The wife of a loathsome real-estate developer is kidnapped by a couple of amateur crooks in Life of Crime.
In the late ’70s, Detroit hadn’t yet fallen into the complete disarray it finds itself in today, although it was well on its way. A local housewife at the time, Mickey Dawson (Jennifer Aniston), spends her days in the shadow of her domineering husband Frank (Tim Robbins). He’s the quintessential man of the ’70s. Frank is hard-drinking, drives a Cadillac, spends his spare time at the golf course or the tennis club and has spent the intervening years perfecting the art of wifely neglect that likely started before their first anniversary came to pass. As far as Frank’s concerned, Mickey’s got nothing to complain about. She also drives a Cadillac, lives in a nice home, wears nice clothing and gets to brag about her fairly successful husband. What’s not to like?
Meanwhile, two small-time crooks, Ordell (Mos Def, credited as yasiin bey) and Louis (John Hawkes), find out that Frank’s been screwing the IRS out of large sums of money and keeping it in a personal account that his wife knows nothing about. They decide to kidnap Mickey and demand a huge ransom from Frank. What they don’t seem to grasp is that Frank loves his money almost as much as himself and both a lot more than he loves Mickey. Their vision of a quick, hassle-free bit of villainy turns out to be far more complicated than they ever considered.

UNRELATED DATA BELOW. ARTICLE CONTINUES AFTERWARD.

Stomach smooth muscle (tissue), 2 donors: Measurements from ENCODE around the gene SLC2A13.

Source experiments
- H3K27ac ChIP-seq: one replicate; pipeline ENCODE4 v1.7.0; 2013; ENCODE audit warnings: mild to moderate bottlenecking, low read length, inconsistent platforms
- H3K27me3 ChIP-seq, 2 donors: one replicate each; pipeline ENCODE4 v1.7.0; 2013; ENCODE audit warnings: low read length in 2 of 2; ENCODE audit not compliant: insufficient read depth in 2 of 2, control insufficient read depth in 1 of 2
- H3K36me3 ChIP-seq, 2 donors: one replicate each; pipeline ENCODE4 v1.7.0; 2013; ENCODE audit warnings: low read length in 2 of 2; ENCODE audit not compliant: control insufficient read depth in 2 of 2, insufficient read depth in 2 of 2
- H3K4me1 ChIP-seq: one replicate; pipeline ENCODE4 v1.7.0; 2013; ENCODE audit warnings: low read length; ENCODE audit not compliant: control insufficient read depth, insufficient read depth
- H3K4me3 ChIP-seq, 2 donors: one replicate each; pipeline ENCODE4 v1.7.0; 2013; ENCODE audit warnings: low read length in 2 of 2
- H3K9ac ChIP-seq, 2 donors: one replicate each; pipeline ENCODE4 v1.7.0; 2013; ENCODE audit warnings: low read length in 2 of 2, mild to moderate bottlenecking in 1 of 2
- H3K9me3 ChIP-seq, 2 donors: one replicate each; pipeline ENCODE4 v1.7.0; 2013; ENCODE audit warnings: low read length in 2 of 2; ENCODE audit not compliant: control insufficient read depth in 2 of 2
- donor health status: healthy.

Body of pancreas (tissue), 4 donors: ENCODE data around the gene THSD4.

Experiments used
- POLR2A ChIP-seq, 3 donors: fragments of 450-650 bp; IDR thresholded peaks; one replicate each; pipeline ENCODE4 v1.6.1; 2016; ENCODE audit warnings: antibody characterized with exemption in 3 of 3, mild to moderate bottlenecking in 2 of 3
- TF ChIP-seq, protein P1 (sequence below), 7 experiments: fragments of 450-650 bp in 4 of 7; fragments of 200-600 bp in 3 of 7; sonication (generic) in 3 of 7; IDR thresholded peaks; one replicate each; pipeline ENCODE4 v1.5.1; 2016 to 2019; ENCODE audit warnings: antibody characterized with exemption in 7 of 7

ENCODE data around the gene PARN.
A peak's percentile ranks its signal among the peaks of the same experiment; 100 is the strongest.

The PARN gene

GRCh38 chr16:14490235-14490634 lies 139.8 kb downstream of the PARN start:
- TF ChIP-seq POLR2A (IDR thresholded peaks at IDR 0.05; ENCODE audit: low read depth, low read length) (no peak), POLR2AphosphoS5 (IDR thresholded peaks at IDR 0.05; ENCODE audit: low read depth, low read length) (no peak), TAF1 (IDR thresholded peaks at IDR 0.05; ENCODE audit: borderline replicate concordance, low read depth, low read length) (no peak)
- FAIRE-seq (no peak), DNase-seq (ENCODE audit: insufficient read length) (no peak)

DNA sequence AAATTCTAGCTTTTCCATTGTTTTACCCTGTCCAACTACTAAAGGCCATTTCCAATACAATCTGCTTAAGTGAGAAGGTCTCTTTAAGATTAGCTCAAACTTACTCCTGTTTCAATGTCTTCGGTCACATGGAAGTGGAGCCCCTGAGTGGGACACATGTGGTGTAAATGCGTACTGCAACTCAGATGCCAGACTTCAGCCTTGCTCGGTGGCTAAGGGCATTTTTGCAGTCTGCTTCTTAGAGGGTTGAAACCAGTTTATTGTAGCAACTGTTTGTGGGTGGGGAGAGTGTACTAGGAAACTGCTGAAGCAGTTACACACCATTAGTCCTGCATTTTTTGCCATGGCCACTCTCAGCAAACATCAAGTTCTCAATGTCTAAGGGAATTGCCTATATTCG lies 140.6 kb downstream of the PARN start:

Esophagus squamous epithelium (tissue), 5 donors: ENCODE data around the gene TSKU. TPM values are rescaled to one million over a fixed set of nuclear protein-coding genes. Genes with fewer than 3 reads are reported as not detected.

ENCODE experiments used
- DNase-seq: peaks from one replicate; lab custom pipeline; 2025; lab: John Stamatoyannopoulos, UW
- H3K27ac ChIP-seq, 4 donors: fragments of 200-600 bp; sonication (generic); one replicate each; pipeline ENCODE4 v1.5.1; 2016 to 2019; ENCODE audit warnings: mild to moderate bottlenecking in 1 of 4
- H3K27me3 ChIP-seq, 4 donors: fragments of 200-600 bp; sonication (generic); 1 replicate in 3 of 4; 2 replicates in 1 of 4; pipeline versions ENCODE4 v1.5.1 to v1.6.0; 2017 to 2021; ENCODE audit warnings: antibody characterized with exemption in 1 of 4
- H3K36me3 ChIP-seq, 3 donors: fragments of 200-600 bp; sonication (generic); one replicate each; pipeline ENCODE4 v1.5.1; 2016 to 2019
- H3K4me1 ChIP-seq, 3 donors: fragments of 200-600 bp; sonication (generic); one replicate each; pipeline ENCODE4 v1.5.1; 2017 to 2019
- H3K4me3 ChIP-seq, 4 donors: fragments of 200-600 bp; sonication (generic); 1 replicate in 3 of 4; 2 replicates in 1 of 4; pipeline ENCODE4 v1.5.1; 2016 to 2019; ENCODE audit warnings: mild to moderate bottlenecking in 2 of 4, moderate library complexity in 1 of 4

This dark comedy caper features a wonderfully diverse and talented cast in a film that utterly wastes every ounce of their abilities. Time and again, I found myself comparing this film — quite negatively — to the hilarious antics in 1986’s Ruthless People. The two scripts are entirely unrelated, but there’s enough commonality between them to realize just how badly this one mangles the potential.
It’s not that the performances are bad. For the most part, they aren’t. The actors just aren’t given anything to work with. This is what happens when you take 30 minutes of material and try to stretch it into a 94-minute running time. The result feels painfully dull and interminably slow. We know where it’s going long before the characters do. When the plot’s biggest challenge surfaces, the answer is obvious to everyone but the criminals — not in any way that the writers intended.
Nothing about this laughably humorless “comedy” is surprising or believable. Even the historical surroundings fail the sniff test. This is a film designed by simpletons for simpletons. The only real crime is that someone was scammed into paying for this in the first place.